Wednesday, August 08, 2007

Sign of the Times

Via IPKat.com (which put the meow back in IP), here is an article about claimed rights in street signs in London:


Prominent designer Sir Misha Black's 1960s street signs for London's Westminster are to be protected against counterfeiters and copyright cheats for the first time in their 40-year history.Westminster City Council is now the sole owner of the iconic red-and-black lettered enamel steel signs, as well as of the copyright to their original drawings and design briefs from Black's estate. Anyone wishing to reproduce the signs, many of which mark London's best-known locations, such as Carnaby Street, Abbey Road and Downing Street, needs permission from the council.Councillor Danny Chalkley, cabinet member for transport and economic development, says, 'We bought the copyright as we felt we needed to retain an element of control over the signs to maintain Westminster's image as a world class tourist information.' Created by Black in 1967, the enamel steel signs are said to have become synonymous with Westminster.The council bought the copyright from Black's estate, which is represented by his son Oliver Black. Anyone wishing to copy the signs should contact Westminster City Council to discuss their particular requirements. According to the council, any copyright fees levied by the council will be ploughed back into frontline services for Westminster's residents.


I put one of the signs as my picture profile today. I doubt that the signs would be protected under U.S. copyright law; perhaps my friends to the east of the Great Pond could explain the elements of originality under UK copyright law that would lead to protection.

5 comments:

Crosbie Fitch said...

Who needs the protection of the courts?

One only needs possession of the magic ward known as copyright, and justice belongs to the litigious.

Copyright has long ceased actually being effective against copying.

Anyone can take a photo of such a sign, photoshop the result, and create a nice digital master for anyone to knock up copies to their heart's content.

Westminster council don't really have more control than they started with. They just think they do, and this confidence trick they've bought into helps keep the legal profession ticking over.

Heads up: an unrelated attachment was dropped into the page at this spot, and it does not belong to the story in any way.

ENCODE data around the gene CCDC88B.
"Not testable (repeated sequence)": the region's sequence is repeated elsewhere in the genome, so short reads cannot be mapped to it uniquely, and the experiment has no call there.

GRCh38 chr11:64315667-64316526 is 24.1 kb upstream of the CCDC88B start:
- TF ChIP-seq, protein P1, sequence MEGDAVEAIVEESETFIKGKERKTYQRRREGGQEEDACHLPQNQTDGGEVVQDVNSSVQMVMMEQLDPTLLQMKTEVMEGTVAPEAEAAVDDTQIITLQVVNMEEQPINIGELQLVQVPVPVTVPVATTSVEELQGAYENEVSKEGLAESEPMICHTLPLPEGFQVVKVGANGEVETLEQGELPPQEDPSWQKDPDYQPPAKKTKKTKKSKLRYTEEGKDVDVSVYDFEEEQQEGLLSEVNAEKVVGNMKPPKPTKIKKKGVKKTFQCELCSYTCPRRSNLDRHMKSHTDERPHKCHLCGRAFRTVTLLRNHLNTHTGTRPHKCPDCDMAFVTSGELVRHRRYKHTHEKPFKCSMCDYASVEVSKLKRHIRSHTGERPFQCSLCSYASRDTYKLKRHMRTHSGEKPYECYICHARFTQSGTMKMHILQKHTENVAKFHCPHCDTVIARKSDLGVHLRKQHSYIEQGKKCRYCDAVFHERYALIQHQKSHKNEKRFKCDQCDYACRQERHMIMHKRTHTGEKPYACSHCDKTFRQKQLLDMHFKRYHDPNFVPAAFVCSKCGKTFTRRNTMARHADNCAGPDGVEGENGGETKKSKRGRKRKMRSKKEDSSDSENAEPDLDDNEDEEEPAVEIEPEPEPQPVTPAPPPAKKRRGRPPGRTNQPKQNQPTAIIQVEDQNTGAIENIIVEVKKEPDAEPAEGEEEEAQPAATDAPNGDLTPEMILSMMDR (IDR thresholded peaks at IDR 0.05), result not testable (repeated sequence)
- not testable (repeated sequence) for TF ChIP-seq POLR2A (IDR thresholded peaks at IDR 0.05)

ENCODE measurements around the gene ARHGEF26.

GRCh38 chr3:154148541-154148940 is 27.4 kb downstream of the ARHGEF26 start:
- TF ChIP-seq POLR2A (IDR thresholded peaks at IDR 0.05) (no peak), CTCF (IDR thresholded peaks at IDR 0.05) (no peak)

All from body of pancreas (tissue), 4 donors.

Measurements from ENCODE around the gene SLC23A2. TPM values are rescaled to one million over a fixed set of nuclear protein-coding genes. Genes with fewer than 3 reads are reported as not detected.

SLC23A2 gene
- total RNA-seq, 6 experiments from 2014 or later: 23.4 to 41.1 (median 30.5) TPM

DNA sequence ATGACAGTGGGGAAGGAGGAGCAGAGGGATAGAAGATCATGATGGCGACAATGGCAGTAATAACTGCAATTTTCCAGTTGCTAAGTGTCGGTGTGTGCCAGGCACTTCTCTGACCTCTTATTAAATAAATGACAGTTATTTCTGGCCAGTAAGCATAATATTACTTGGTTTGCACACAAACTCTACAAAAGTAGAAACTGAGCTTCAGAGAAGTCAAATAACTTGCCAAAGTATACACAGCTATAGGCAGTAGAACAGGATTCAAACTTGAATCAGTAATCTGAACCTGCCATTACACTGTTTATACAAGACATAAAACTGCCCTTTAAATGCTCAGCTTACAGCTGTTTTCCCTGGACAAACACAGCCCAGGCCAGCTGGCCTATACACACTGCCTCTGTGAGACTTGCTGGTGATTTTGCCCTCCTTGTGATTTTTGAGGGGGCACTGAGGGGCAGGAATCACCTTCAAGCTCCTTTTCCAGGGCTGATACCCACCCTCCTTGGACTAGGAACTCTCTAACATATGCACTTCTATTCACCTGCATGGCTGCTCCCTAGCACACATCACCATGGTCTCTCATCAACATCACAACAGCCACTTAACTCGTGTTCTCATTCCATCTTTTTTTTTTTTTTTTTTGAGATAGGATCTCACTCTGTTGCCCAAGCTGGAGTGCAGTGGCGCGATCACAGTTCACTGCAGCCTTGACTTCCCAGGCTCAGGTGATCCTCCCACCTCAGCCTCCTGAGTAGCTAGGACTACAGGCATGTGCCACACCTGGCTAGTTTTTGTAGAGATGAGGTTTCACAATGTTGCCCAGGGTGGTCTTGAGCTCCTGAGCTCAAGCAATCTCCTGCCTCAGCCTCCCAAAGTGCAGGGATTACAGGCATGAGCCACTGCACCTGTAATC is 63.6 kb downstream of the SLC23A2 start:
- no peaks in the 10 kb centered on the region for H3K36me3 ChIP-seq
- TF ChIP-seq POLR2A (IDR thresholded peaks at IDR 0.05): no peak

Signs may become art, but as you know, the court isn't interested in protecting art, but its own peculiar definition of originality. I'm referring to the art that someone like Warhol may create that a court may yet judge as lacking in originality.

When councils regard their signage through Warhol eyes, they see art to be commercially exploited by monopoly, not originality to be protected from copying.

John Noble said...

Imagine that the arrangement of symbols is meaningless-- its protectability as a work of graphic design becomes more obvious.

William Patry said...

John, but what if the sign is intended to provide a utilitarian marker for where a street is. And that the words used are unprotectible facts.

Dan said...

It seems to me that trademark law would be possibly more applicable than copyright law... if there's a distinct appearance to a group of signs that causes the public to associate it with a particular municipality, then perhaps they can get trademark rights to it. Copyright law is much more questionable... does a choice of font and color in an otherwise utilitarian thing really count as an act of authorship that is protected?

Anonymous said...

I do not have a law background... What exactly is Westminister Council protecting here? Is it the Westminister street names using the specific Misha Black red/black style? If the same style was used but with unreal names used would that be under the protection of the Westminster Council copyright?